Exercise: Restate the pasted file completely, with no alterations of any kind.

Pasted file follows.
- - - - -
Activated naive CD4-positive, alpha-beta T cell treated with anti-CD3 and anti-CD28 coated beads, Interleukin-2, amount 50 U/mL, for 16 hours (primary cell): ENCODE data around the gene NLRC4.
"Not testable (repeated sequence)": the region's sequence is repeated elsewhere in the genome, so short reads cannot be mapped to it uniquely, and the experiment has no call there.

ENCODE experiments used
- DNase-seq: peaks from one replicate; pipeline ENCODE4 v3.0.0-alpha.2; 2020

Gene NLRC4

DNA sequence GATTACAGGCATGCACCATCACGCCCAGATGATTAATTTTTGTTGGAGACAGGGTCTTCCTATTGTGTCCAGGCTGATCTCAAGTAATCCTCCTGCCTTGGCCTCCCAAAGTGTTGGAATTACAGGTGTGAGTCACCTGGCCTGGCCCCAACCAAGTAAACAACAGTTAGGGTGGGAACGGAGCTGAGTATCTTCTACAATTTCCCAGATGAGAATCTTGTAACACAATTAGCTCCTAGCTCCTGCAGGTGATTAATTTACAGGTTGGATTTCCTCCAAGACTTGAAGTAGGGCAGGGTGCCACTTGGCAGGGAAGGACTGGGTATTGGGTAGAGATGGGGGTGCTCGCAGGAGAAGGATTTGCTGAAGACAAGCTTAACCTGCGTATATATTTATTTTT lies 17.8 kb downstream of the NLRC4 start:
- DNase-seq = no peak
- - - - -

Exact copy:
Activated naive CD4-positive, alpha-beta T cell treated with anti-CD3 and anti-CD28 coated beads, Interleukin-2, amount 50 U/mL, for 16 hours (primary cell): ENCODE data around the gene NLRC4.
"Not testable (repeated sequence)": the region's sequence is repeated elsewhere in the genome, so short reads cannot be mapped to it uniquely, and the experiment has no call there.

ENCODE experiments used
- DNase-seq: peaks from one replicate; pipeline ENCODE4 v3.0.0-alpha.2; 2020

Gene NLRC4

DNA sequence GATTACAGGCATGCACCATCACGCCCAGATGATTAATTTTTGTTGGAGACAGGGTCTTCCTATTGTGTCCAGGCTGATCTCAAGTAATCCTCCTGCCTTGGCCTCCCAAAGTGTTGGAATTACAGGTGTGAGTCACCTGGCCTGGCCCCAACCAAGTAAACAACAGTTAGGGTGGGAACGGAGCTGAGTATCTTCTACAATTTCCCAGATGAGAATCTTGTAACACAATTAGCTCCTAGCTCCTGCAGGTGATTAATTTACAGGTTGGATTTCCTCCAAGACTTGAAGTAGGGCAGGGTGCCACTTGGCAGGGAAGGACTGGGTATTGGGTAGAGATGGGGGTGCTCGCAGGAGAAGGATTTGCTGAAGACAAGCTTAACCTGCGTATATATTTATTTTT lies 17.8 kb downstream of the NLRC4 start:
- DNase-seq = no peak